Dr. Ayar Ata

Dr. Ayar Ata

Ayar Ata is a freelance postdoctoral researcher and linguist. He is an active member of the Sustainability Research Group at London South Bank, a member of the International Association for the Study of Forced Migration (IASFM) and served as ExCom member 2018-2020.

Interview with Dr. Ayar Ata

Current affiliation
  • Sustainability Research Group, London South Bank University
Hosting institute
Centre for Human Rights Erlangen-Nürnberg
Key expertise

Profile according to FFVT taxonomy

Fields of research
Scientific topics

Academic education / CV

2017, Doctoral in Social Sciences, London South Bank University,

2009, Postgraduate diploma in Forced Migration Studies and International Human Rights Law, University of East London,

2001, Postgraduate in social policy, Middlesex University,

1997, Social Anthropology and Development Studies, SOAS, University of London    

Relevant publications


Q1. Who are you?

My name is Ayar Ata, and I am a freelance postdoctoral researcher and linguist. I am an active member of the Sustainability Research Group at London South Bank, a member of the International Association for the Study of Forced Migration (IASFM) and served as ExCom member 2018-2020. Now, I am serving as an IASFM-Working Group member in the United Kingdom and a member of the editorial board of the Displaced Voices Journal. My book entitled I am Kurdish Londoner will be published by Palgrave hopefully soon. This book is based on my Ph.D. thesis which also includes a section on reflexivity and about my own first-hand refugee experience. I have used autoethnography to be an active voice in my research, and my contribution to the field of forced migration also includes the preparation and translation of " Your Rights in Research" for all forced migrants which is now available in different languages on IASFM’s website.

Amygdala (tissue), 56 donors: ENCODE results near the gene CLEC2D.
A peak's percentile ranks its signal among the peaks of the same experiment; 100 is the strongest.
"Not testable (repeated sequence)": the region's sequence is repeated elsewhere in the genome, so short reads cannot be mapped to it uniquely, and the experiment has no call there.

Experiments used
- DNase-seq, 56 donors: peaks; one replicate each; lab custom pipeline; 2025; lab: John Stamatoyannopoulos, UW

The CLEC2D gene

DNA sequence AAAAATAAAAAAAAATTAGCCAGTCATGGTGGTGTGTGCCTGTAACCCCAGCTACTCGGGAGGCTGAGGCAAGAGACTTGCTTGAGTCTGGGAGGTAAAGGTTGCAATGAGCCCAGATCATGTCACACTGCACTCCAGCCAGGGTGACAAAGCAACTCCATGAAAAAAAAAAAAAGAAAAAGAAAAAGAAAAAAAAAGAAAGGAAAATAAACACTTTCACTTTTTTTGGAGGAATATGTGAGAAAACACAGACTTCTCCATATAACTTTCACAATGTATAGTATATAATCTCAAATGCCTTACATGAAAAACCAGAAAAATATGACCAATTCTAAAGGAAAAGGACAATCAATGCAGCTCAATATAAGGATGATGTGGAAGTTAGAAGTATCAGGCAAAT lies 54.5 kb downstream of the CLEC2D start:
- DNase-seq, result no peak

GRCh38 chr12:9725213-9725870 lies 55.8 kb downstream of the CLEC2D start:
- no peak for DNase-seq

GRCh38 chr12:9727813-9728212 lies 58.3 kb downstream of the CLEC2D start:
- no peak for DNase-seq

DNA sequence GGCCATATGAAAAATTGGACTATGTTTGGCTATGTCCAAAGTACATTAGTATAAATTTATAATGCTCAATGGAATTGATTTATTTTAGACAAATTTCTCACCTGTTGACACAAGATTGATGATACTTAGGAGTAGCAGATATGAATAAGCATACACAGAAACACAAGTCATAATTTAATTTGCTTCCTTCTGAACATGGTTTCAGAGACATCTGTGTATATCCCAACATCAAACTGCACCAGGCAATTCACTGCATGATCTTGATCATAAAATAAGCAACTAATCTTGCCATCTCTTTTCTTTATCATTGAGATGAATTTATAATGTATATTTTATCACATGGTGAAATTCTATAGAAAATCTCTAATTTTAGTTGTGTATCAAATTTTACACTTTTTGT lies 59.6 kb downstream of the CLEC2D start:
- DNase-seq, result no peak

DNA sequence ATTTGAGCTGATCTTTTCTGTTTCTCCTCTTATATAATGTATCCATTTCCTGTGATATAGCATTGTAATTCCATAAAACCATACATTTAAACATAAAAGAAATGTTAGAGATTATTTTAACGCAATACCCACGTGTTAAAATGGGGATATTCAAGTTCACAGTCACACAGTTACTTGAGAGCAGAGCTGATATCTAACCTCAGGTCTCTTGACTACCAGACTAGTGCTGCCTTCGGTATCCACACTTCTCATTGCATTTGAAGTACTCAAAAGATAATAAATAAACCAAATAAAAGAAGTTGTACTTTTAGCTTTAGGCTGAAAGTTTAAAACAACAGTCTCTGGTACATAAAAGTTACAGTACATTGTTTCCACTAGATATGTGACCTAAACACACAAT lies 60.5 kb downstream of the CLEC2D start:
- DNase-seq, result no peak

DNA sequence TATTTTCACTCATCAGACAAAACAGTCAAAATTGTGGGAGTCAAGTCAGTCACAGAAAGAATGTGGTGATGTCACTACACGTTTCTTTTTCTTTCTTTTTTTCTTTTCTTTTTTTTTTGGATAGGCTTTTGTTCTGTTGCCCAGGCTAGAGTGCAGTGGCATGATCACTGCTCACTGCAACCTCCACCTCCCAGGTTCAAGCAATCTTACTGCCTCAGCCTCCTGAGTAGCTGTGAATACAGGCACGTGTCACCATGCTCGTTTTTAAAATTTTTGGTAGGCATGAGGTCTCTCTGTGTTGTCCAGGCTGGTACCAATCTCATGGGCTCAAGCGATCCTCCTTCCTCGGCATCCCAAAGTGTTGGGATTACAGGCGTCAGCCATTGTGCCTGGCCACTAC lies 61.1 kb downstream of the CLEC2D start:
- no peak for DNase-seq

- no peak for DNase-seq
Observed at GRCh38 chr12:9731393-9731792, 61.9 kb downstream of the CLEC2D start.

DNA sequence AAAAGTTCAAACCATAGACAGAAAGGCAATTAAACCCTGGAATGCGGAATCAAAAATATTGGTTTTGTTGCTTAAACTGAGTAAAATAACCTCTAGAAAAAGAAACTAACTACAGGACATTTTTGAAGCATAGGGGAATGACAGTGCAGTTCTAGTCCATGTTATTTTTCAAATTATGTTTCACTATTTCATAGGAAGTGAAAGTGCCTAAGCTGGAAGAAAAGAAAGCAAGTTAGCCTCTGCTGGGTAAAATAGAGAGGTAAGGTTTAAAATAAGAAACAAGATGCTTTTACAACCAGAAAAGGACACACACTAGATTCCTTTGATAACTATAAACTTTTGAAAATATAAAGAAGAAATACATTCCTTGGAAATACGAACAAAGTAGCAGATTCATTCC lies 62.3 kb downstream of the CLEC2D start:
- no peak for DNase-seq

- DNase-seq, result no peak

Q2. What was your motivation for applying for the FFVT fellowship? Why Germany?

My motivations for working with FFVT are twofold: First, I would like to contribute from my wide-ranging academic study and work experience with migrant and refugee groups in London. Second, I wanted to come out of London to evaluate my own London-centric view on integration and multiculturalism; and I see Germany, especially since 2015, as a major and respectful new centre for refugee reception and integration in Europe. Therefore, conducting a comparative study between London and some German cities would be beneficial for me as a researcher, for London and my host institution. I am very grateful for the warm welcome and professional support given to me by the fantastic FFVT-FAU/CHREN team.

Q3. What do you expect from the fellowship?

I believe in creating opportunities for the best results at the end of my fellowship. I want to listen more, challenge my assumptions, learn new ways of doing research within a complex and multifaceted project, and I need new contacts from FAU students. I am very excited

Q4. What is the focus of your work, and what is innovative about it? / What are your planned outcomes and activities for the fellowship period? And how do they relate to your FFVT hosting institution/ the FFVT cooperation project?

I would like my work to continue in three different stages: 1. Information gathering, networking, reading policy papers and key literature on refugee integration in Germany. 2. Commuting between Erlangen and Nuremberg in November / mid-December and doing five to eight deep interviews with members of refugee/migrant communities, host communities, municipality officers, NGOs, activists, and continue writing my observation notes. In January 2022, I am planning to go to two other cities, including Berlin, for two / three weeks, adding five to eight more interviews to my conversation list. In February, I plan to consolidate and write my first draft report/working paper for the FFVT team, my target date being 15 February 2022. As a result of successful networking within the CHREN-FFVT team, I will also be working and supporting Pro Asyl in documenting the most recent harsh treatment of asylum seekers at the Belarus and Polish borders.